Banking and Other Investment Account
U.S. citizens are required to report to the Treasury Department their financial assets held overseas. Financial assets include, among other items, bank accounts, certain life insurance policies, and investment accounts.
If the total value of all your foreign bank accounts worldwide exceeds $10,000.00 (for even one minute of one day) you must report these accounts on the Report of Foreign Bank Accounts, also known as the FBAR. This includes any accounts you have signature authority over even if you do not own the account.
The form does not carry any tax and is easy to file, but failure to do so is not easy to resolve. The interest or dividends you received during the year must be included on your individual tax return. See U.S. Treasury Form 114a.
The filing due date is June 15, or when you file your tax return, whichever comes first.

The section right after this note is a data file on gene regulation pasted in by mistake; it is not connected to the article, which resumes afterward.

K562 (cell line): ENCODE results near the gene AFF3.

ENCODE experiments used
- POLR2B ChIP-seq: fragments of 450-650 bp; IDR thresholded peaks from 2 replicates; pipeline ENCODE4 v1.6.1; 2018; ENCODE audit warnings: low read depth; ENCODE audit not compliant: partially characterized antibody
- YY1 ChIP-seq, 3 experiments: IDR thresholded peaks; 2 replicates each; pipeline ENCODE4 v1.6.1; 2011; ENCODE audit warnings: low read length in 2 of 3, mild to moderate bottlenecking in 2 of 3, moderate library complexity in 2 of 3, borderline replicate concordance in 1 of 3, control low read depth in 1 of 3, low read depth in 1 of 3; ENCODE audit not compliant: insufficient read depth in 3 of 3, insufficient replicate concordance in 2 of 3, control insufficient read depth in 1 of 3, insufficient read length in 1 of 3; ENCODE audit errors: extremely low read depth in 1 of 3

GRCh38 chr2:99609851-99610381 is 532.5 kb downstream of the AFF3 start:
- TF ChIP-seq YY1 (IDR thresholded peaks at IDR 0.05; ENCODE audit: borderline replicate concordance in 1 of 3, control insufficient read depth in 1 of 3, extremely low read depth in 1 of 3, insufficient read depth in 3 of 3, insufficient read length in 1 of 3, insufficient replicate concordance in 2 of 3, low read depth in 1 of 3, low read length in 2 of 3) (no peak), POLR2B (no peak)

For U.S. citizens with $50,000.00 or more in foreign financial assets, Form 8938 may need to be filed. Your requirement for filing this form depends on the value of your foreign assets, where you live, and what filing status you use on your tax return. This is another form that does not carry any tax itself. However, if you are required to file this form and do not do so, you may be subject to some very stiff penalties.
Some assets may need to be reported on both the FBAR and Form 8938. If you have such an asset, be sure that it is reported on both forms. That you reported the asset on one form is no defense against penalties for failure to file the other.
For clients located in Costa Rica, U.S. Tax International is conveniently located in Rohrmoser, just a few blocks north of the United States Embassy. We can be reached at the phone numbers below or by e-mail at email@example.com.